Disk structure weirdness

Due to all the cautionary words here and elsewhere I put off my Catalina upgrade until a couple of months ago. Mostly seemed to go OK except for one really odd thing on which I’d value the TidBITS Talk team wisdom:

My file structure dates back to pre-OSX days. When OSX came along I saw no reason to change and it’s been working fine until Catalina. I use two top-level folders on my hard disk for personal and business documents. Almost everything important to me is in these two folders. On completing the upgrade they had disappeared. After panic and investigation (won’t bore you with the details) I found they had not actually gone but were relocated into a second instance of my hard disk.

The path to these folders now looks like this: MacHD > System > Volumes > MacHD (again!) > my precious data folders. (The Applications folder appears in both instances of MacHD, and both also have Systems, Library and Users folders but I have not checked to see of the contents are identical.)

After the initial bafflement I got used to this and simply worked around it. Until I found that Backblaze was no longer backing up my precious data folders. Turns out that Backblaze will not back up anything in the System folder, including these folders. Moving them back to the true top level doesn’t seem to work because they get relocated again, I think as a result of system updates (hazy about this because the last time was a couple of months ago and I’ve forgotten the details).

Is this file structure normal for Catalina? If not, any suggestions on how to fix it? I considered a clean install but after re-reading Joe Kissell’s Upgrading to Catalina book I’m dubious it would fix anything.

I can presumably work around this (and get Backblaze working again) by moving my data folders into my Home folder. I haven’t done that partly because I like having my key data at the top level of my hard disk, and partly because I’m troubled that something has gone wrong with my Catalina setup.

I’ll be most grateful for any advice.

Peter T.

My advice is to put your data where Apple wants user data to be, in the Home folder. I’m surprised you haven’t experienced problems before, certainly other people have.


This is really Big Brother-ism. There is something to be said for having a separate system volume but it is t any of Apples business where we store our data. If we want a folder at the root of the non system data volume…the OS should let us make one and assign permissions as we want to. The idea that we should do this only the way Apple says we should is a bad idea.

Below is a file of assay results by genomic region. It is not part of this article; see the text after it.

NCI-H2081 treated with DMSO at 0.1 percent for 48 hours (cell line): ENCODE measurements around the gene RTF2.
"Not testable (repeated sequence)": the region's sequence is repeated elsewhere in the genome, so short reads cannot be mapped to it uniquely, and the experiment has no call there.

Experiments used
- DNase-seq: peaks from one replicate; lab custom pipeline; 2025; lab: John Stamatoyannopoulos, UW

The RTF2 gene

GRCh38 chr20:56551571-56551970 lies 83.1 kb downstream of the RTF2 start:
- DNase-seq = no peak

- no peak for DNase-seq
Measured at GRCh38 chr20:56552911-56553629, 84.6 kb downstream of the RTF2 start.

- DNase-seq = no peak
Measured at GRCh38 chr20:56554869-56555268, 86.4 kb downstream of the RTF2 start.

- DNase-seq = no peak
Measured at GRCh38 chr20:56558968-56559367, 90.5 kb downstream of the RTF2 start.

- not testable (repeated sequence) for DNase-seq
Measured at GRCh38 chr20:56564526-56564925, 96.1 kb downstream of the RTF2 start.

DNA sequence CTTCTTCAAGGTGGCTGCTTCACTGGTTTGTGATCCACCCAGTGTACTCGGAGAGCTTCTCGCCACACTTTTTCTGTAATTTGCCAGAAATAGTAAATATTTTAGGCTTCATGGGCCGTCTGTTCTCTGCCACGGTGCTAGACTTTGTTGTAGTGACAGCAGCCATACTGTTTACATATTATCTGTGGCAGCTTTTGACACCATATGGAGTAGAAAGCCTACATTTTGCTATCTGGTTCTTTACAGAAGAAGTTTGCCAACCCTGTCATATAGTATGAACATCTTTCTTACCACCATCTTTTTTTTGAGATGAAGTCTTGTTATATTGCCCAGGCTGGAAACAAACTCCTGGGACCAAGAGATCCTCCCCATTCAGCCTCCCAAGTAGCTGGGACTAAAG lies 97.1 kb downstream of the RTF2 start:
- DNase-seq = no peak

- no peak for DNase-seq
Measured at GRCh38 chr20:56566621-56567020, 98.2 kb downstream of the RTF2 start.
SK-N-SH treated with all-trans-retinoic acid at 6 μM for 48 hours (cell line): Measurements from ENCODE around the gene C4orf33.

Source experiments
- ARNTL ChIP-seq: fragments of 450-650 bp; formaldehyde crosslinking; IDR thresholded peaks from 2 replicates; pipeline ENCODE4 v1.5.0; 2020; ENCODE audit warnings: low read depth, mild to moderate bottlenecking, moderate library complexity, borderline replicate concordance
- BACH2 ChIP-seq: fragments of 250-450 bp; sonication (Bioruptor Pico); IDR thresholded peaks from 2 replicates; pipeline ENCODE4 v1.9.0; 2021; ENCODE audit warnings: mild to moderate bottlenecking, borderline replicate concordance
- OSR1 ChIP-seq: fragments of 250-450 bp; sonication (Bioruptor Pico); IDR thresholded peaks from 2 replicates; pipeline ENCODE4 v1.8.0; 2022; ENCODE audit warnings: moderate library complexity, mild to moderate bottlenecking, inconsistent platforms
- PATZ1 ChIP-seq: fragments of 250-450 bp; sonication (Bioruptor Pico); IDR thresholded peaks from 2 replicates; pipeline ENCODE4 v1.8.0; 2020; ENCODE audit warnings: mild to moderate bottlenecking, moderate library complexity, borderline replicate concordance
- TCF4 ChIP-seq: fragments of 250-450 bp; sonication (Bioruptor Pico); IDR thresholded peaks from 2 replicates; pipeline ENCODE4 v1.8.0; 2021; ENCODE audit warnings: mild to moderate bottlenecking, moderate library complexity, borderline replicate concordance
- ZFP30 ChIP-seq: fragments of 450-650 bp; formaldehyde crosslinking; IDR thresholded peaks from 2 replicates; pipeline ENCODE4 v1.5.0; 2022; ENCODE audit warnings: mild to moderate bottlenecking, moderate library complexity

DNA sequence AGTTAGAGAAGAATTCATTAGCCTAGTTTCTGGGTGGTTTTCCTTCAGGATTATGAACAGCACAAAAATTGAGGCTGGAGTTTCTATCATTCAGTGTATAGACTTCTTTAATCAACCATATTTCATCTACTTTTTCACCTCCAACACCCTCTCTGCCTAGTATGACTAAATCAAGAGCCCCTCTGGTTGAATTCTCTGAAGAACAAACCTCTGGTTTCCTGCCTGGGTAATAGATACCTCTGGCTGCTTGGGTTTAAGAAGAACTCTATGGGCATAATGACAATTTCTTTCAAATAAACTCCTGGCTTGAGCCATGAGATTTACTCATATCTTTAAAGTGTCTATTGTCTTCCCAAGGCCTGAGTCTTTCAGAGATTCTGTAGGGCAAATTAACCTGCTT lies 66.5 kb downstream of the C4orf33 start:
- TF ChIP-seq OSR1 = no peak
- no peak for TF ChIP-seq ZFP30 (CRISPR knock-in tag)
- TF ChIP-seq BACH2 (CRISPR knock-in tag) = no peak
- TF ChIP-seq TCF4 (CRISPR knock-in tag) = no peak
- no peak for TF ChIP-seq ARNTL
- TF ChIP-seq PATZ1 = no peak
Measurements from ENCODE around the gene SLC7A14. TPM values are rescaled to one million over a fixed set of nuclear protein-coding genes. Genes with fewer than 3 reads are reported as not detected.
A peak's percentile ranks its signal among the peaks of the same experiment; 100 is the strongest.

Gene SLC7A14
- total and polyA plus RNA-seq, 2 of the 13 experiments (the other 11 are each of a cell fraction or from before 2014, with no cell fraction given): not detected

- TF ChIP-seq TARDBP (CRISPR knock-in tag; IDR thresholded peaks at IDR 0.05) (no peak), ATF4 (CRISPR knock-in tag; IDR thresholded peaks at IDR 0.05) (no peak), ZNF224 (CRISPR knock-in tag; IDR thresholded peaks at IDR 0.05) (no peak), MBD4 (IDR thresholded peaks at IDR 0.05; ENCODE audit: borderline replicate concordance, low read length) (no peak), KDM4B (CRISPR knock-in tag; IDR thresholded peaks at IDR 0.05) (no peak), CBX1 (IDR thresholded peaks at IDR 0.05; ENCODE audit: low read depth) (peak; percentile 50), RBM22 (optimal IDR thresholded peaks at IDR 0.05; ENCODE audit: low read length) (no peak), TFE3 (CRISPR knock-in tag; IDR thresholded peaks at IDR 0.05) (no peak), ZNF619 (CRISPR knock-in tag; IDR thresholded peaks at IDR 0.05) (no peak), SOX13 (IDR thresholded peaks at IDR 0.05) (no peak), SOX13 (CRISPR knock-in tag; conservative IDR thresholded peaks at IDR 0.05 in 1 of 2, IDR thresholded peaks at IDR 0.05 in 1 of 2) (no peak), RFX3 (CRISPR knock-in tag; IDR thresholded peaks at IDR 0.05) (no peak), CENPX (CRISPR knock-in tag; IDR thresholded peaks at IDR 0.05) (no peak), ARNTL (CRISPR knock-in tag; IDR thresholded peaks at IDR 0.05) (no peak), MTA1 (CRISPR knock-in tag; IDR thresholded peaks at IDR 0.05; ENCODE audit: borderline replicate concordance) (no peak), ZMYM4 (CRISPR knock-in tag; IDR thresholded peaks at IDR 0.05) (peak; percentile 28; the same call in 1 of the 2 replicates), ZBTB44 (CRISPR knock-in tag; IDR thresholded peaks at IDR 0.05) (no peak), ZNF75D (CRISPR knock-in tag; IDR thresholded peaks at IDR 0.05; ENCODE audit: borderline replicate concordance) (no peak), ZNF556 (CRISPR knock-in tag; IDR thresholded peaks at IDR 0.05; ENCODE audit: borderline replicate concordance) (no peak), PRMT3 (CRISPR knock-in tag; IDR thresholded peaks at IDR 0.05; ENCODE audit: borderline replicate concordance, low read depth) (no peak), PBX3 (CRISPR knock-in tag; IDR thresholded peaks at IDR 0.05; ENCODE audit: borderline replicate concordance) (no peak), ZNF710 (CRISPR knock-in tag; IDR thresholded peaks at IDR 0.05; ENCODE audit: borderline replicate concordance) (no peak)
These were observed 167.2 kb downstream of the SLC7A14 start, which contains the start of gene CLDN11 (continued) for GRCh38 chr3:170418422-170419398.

I ended up putting those folders in /users/shared and aliasing them to my Home…and also putting them in the left pane of finder windows. Not ideal… it with Apple’s insistence that they and only they own the root of the volume it was the best I could figure out.

Since forever, at least days of my beige G3, I have always kept my data on separate partition or volume from system. Home folder only contains certain app-generated support files. Don’t use Photos. Still doing this,running Mojave. Data/files safe from System problems, OS update issues etc.

I’m sorry to say it, but yes, you should put your data in the Home folder and move on. Storing data in weird locations as you’ve been doing is a recipe for confusion and eventual disaster. I’m surprised you haven’t had more problems before Catalina. Catalina just takes it to the next level by putting the system on a separate read-only volume and merging that with the read-write data volume behind the scenes.

We all had our preferred methods of partitioning disks (System, Apps, Documents, for instance) in the days before Mac OS X, many years ago, but it became clear quickly that ignoring Apple’s default folder structure was only going to end in heartache. Too many apps and utilities assume that certain data is in certain places.

And now that approach is built into Catalina. :slight_smile:


At this point, all documents are on an external drive, and if I ever upgrade to Catalina, I assume (hope) they can remain there, using home documents folder only for app-generated stuff like bookmarks, avatar images, odd Adobe stuff.

I don’t think that should be a major problem, but I’m not sure what you gain by keeping everything on an external drive, other than slower performance (assuming you have an internal SSD). Generally speaking, the only reason to put things on an external drive is if there isn’t sufficient internal storage for it.

You also end up with a more complex backup situation, since you’ll need to back up both the internal drive and the external drive, and in the event of problems, restore both. That could be problematic in the event that you don’t have a backup set of hardware that exactly duplicates your main set.

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So what about installers that create stuff like ~/Applications? Or user compiled code? Where should that go to remain as independent of the OS’ structure as possible?

One more backup isn’t a problem. I already have redundant backups for that drive and photo archives. I ranched decades off grid, a day’s drive from any tech support, so this “belt and suspenders” routine is second nature, even though I now live in “civilization.” I do keep my Lightroom catalogue (not its photos) in iMac’s Home documents folder for optimal performance, but that catalogue, too, is automatically backed up externally. Old dog, new tricks… if it ain’t broke, why fix it … Obviously not for everyone :cowboy_hat_face:

The question is, if something does break, will you be able to restore reasonably? I thought my backup strategy was pretty good until the internal SSD on my iMac failed. Then I discovered that having a bootable duplicate on an external hard drive connected via USB 3.0 was worthless because it was too slow to boot the iMac and work reasonably. Times change, and what worked before may not work again, particularly in an emergency situation.

That is a standard install location for apps meant for a single user rather than all users of a machine. I believe that I used to have some personal Automator applications that would install into ~/Applications as well. (I don’t use any of those anymore.)

And now that I look I see that I have Chrome Remote Desktop installed in ~/Applications on my account, which must be back from when I was documenting how to install that for some friends of mine.